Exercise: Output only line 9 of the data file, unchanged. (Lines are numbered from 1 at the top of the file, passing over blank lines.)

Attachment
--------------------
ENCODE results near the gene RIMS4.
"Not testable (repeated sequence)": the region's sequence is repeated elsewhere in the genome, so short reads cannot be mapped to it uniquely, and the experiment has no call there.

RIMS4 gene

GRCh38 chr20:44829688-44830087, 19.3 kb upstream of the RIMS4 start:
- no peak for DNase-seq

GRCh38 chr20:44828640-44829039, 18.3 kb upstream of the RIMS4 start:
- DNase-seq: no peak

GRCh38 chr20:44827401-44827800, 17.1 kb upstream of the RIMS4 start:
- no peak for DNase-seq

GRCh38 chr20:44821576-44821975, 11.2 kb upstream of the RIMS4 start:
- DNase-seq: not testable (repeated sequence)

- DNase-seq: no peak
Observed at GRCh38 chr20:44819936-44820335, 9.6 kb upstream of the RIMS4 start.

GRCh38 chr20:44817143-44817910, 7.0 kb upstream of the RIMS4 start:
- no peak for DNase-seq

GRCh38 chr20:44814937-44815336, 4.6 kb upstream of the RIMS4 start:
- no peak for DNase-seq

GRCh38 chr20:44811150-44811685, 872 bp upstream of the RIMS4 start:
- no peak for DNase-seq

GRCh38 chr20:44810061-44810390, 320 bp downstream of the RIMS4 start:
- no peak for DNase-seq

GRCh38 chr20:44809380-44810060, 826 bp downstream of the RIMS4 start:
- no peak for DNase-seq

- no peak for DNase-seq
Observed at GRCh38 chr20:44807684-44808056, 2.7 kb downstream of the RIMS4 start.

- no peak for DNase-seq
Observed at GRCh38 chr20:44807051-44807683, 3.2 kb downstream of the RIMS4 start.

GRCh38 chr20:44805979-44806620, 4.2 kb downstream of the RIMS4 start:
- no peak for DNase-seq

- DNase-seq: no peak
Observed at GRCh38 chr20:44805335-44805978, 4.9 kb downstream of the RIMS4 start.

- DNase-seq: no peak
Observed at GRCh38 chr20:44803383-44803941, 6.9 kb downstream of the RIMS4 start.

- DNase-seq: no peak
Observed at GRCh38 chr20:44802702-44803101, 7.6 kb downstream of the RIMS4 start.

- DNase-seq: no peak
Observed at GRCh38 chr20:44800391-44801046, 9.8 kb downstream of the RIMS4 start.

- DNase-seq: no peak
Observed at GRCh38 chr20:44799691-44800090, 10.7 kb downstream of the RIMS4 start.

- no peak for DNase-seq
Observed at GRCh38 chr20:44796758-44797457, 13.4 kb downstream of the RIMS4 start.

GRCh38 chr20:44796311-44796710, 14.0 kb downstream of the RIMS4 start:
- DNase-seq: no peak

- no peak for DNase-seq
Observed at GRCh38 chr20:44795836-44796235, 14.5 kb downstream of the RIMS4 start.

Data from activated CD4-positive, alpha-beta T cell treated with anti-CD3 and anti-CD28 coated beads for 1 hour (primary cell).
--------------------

- no peak for DNase-seq